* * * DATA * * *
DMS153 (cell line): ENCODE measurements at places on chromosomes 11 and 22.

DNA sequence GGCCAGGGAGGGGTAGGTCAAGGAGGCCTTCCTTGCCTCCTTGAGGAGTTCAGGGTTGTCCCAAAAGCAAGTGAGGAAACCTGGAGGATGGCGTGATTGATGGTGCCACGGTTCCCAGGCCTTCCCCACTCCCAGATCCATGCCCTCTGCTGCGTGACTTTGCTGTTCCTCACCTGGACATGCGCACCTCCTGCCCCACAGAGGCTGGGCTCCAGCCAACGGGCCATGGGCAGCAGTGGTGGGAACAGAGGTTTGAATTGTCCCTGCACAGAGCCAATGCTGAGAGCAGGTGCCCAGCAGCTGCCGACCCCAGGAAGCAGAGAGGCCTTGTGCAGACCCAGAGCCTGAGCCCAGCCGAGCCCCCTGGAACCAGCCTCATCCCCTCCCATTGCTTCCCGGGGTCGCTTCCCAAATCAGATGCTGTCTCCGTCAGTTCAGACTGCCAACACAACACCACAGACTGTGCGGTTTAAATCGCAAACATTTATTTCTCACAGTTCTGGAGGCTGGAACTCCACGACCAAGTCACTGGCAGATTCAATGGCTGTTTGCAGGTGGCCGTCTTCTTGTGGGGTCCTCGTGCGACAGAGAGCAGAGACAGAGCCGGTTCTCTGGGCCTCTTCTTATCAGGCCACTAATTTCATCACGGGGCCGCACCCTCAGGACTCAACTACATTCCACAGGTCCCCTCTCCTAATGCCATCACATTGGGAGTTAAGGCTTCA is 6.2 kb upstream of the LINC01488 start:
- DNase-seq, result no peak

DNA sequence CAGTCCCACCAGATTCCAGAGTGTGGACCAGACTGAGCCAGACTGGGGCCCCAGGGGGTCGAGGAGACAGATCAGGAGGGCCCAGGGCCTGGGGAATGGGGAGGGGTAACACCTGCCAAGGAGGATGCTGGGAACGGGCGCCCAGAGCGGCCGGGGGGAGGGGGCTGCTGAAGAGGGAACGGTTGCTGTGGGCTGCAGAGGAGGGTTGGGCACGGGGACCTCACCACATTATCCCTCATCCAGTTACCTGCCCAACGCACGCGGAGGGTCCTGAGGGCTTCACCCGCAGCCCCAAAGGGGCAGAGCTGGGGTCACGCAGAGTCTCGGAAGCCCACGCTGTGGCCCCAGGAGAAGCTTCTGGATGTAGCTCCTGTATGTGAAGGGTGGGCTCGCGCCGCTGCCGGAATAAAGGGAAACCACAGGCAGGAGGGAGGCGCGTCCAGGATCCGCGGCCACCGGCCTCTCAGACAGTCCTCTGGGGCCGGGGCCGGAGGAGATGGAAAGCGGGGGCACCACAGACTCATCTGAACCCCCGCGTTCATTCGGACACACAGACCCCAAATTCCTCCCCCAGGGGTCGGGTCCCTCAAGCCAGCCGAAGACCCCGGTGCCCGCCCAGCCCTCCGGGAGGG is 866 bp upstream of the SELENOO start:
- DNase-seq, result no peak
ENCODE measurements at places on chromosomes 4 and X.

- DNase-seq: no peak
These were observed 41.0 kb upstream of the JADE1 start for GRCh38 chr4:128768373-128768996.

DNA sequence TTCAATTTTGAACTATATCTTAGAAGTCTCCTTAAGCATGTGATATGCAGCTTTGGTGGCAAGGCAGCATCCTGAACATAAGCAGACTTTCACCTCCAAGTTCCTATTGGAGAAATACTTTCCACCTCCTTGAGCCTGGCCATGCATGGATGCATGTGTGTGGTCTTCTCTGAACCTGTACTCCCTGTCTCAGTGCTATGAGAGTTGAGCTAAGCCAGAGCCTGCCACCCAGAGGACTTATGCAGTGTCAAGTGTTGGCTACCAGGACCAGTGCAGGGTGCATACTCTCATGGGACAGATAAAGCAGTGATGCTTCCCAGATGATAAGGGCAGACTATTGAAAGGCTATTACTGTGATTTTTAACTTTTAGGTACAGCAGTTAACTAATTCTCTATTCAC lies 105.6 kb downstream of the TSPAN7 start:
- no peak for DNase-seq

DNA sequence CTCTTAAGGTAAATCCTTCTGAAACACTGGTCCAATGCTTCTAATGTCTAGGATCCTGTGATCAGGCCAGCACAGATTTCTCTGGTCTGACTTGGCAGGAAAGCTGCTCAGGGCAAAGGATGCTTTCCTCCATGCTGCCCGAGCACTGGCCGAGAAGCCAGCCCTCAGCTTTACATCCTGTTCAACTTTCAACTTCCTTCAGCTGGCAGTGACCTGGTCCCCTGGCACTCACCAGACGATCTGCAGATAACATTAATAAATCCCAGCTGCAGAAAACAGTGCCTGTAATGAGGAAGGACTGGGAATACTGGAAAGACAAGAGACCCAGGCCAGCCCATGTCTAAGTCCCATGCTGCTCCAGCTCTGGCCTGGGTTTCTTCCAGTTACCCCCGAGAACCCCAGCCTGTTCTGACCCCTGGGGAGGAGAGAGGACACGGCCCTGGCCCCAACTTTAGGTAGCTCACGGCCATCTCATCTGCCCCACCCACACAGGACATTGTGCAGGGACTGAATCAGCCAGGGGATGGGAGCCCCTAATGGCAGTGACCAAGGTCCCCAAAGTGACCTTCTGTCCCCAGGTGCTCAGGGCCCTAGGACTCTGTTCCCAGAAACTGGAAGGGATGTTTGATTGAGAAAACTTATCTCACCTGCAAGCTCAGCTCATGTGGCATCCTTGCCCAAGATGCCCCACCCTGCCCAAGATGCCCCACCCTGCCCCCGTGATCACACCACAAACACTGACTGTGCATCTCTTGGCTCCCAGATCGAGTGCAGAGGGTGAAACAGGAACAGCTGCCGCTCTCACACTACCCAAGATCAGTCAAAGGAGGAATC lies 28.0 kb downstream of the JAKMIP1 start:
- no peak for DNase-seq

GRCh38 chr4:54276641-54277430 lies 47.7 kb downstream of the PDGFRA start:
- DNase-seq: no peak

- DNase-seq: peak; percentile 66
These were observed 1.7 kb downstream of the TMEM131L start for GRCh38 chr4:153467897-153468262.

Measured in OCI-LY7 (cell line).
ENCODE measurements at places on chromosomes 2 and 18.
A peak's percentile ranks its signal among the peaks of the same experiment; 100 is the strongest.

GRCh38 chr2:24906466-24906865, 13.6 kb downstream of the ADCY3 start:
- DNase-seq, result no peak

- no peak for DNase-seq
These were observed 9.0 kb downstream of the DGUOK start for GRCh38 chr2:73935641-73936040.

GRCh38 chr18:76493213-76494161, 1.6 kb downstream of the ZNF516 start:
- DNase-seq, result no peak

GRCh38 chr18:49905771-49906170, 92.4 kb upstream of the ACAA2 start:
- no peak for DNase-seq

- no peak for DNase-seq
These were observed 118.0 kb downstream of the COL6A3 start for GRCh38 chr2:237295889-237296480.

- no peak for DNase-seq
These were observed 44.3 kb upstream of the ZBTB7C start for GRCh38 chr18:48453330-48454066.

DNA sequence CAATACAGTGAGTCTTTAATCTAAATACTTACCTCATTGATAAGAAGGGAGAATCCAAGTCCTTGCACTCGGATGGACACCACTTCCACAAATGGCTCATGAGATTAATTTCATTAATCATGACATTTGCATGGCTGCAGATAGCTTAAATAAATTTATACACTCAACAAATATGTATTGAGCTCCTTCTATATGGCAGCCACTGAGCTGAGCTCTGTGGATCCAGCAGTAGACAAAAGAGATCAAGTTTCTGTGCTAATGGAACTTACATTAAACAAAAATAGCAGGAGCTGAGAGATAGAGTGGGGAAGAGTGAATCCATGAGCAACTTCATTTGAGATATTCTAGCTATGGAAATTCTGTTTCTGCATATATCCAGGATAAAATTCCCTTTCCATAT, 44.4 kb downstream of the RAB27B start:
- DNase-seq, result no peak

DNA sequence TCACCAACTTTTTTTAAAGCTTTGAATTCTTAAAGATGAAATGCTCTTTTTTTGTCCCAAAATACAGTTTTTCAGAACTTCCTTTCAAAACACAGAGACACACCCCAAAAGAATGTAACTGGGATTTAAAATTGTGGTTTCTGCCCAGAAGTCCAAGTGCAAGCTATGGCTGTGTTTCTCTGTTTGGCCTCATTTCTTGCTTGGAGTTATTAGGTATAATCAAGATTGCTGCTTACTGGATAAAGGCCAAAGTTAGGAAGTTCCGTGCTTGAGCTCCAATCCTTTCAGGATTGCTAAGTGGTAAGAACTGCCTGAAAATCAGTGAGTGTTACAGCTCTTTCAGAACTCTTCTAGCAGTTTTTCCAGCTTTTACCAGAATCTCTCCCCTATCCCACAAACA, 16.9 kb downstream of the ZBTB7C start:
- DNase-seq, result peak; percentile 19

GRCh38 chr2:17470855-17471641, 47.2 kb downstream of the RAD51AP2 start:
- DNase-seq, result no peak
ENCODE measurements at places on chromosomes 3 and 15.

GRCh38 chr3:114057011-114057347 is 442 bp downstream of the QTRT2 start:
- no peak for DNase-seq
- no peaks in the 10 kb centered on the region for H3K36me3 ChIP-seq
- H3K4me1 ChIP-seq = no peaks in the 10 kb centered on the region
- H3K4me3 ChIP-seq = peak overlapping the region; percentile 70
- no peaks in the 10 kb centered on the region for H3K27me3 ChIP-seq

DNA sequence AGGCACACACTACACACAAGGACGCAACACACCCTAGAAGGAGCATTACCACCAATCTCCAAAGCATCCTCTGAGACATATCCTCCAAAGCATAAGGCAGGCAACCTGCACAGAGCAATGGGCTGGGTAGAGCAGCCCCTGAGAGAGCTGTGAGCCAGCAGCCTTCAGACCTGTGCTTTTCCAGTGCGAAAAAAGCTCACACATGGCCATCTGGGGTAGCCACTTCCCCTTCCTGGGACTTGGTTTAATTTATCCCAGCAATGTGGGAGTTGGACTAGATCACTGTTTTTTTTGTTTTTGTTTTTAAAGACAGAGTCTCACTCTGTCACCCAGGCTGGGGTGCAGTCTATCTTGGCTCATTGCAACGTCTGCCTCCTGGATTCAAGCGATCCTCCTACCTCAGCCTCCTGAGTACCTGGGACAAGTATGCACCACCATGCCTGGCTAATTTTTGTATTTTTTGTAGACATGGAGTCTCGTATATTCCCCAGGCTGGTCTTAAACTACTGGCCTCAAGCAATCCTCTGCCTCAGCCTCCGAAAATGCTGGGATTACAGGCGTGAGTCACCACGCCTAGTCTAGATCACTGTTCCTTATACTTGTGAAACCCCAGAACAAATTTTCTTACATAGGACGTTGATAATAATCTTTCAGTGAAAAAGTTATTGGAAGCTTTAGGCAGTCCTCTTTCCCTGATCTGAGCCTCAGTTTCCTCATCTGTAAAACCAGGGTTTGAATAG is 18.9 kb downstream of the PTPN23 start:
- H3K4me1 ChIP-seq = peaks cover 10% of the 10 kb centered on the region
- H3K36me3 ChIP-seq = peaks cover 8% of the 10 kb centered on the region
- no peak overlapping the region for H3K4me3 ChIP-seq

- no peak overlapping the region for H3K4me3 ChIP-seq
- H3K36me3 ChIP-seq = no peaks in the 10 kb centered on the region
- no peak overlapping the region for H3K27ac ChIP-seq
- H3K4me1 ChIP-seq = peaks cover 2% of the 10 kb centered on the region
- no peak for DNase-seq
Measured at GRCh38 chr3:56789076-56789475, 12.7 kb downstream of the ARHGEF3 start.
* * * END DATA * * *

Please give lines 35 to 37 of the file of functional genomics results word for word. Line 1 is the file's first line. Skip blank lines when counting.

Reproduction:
- DNase-seq, result peak; percentile 19

GRCh38 chr2:17470855-17471641, 47.2 kb downstream of the RAD51AP2 start:
- DNase-seq, result no peak